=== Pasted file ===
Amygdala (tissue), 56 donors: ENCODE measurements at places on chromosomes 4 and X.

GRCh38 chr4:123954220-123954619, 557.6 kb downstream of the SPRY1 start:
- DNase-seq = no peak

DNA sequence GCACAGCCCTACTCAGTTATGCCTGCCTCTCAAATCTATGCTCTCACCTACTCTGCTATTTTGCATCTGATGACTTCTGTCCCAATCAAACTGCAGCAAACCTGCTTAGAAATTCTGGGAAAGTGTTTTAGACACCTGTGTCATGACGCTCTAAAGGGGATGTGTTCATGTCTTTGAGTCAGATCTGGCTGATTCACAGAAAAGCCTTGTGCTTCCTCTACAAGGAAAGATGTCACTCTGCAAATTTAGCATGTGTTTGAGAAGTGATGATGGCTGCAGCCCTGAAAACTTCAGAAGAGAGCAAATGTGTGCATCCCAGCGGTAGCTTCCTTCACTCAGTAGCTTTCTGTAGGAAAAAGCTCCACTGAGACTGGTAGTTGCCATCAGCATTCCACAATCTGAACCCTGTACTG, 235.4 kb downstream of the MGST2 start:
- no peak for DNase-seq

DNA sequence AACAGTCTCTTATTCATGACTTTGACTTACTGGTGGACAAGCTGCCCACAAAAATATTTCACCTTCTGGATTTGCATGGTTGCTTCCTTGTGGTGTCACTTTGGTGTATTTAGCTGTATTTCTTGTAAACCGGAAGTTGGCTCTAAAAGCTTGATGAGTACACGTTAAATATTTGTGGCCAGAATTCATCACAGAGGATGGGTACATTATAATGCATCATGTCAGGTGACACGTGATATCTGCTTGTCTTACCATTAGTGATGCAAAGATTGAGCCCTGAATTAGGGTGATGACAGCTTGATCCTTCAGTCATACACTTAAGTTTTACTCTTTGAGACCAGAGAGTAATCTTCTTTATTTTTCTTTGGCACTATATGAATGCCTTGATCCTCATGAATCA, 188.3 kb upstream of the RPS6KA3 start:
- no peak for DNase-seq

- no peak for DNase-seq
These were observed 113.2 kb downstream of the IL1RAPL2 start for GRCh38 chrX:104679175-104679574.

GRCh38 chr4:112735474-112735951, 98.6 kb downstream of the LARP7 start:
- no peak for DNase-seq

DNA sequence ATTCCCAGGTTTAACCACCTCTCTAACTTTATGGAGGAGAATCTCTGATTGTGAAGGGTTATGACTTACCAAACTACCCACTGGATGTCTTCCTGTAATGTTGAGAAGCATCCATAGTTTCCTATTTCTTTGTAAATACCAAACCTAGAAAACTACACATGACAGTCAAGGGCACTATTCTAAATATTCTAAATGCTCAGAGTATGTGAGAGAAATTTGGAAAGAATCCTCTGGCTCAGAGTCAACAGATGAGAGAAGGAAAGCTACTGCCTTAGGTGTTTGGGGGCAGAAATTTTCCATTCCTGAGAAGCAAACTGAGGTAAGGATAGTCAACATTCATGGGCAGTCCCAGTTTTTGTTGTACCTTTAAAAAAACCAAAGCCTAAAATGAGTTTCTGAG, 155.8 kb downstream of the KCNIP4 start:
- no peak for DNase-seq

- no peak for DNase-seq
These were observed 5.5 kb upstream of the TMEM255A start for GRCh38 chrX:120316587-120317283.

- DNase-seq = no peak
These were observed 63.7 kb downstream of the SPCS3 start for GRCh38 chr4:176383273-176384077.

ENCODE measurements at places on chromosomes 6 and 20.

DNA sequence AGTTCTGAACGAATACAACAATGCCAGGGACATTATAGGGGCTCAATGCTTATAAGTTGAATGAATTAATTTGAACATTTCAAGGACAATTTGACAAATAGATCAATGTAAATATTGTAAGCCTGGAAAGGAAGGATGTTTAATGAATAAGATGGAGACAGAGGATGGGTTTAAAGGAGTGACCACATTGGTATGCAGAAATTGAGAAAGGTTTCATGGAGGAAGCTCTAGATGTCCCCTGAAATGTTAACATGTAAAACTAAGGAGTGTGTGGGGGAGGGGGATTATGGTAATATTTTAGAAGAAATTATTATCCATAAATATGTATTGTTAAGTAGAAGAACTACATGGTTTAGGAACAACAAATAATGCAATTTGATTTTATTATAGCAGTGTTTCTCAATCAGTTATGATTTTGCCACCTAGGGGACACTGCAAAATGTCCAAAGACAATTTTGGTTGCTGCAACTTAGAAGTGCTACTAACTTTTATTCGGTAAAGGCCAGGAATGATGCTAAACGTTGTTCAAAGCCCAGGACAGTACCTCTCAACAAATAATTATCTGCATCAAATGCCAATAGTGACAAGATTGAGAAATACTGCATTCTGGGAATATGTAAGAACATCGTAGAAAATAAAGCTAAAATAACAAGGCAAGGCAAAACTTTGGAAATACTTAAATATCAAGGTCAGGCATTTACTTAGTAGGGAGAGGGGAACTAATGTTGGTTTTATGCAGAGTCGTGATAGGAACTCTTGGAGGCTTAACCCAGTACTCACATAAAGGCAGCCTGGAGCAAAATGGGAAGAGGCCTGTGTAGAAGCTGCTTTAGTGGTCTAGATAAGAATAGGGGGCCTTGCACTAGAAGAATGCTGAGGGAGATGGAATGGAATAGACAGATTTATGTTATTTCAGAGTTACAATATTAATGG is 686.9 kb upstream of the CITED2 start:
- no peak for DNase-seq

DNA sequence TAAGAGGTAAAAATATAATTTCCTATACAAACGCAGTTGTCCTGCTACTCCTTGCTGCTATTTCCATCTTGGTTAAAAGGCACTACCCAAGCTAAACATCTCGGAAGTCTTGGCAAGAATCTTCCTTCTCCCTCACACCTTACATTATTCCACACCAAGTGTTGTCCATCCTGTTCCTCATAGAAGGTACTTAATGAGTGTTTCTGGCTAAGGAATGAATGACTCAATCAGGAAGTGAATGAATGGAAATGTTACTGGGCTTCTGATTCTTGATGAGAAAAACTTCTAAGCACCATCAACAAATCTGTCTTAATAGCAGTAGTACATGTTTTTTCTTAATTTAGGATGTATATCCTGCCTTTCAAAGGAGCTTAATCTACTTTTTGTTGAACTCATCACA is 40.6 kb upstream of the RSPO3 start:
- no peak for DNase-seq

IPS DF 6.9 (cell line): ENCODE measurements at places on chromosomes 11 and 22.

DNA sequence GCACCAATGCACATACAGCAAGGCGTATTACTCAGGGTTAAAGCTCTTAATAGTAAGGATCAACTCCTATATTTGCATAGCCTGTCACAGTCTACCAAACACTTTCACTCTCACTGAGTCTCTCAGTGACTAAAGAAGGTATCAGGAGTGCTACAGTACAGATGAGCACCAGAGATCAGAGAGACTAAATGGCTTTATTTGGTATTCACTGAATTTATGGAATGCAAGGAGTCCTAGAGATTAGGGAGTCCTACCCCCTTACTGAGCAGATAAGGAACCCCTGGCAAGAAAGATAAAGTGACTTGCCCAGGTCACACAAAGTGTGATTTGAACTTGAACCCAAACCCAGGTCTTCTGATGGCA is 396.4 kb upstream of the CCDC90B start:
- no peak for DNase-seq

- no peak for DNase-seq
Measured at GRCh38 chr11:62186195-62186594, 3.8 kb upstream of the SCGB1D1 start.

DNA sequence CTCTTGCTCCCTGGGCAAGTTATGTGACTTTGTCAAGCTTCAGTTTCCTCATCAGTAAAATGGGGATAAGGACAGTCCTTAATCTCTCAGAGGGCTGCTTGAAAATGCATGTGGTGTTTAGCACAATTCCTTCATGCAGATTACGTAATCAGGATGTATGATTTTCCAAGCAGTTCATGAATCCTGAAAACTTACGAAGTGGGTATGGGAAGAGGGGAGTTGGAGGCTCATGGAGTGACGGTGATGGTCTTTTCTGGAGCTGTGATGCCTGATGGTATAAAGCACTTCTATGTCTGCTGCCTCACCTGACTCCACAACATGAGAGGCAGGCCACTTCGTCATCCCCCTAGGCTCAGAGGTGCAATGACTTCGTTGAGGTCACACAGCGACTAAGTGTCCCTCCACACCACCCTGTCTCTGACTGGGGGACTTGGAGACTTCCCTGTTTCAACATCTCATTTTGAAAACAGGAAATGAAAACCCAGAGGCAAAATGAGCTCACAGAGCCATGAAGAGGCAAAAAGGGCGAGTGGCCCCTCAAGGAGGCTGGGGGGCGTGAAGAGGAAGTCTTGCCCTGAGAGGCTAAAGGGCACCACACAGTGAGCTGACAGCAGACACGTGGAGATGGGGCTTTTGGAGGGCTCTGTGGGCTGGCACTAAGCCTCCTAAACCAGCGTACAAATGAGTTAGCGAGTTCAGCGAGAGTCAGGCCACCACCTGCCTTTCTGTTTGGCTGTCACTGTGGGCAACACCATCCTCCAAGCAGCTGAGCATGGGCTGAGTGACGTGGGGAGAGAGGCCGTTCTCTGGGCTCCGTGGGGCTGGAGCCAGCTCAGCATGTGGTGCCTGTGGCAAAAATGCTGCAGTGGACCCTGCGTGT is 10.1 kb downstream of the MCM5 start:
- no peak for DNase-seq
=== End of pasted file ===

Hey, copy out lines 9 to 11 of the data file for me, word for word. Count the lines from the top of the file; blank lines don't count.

These were observed 113.2 kb downstream of the IL1RAPL2 start for GRCh38 chrX:104679175-104679574.

GRCh38 chr4:112735474-112735951, 98.6 kb downstream of the LARP7 start:
- no peak for DNase-seq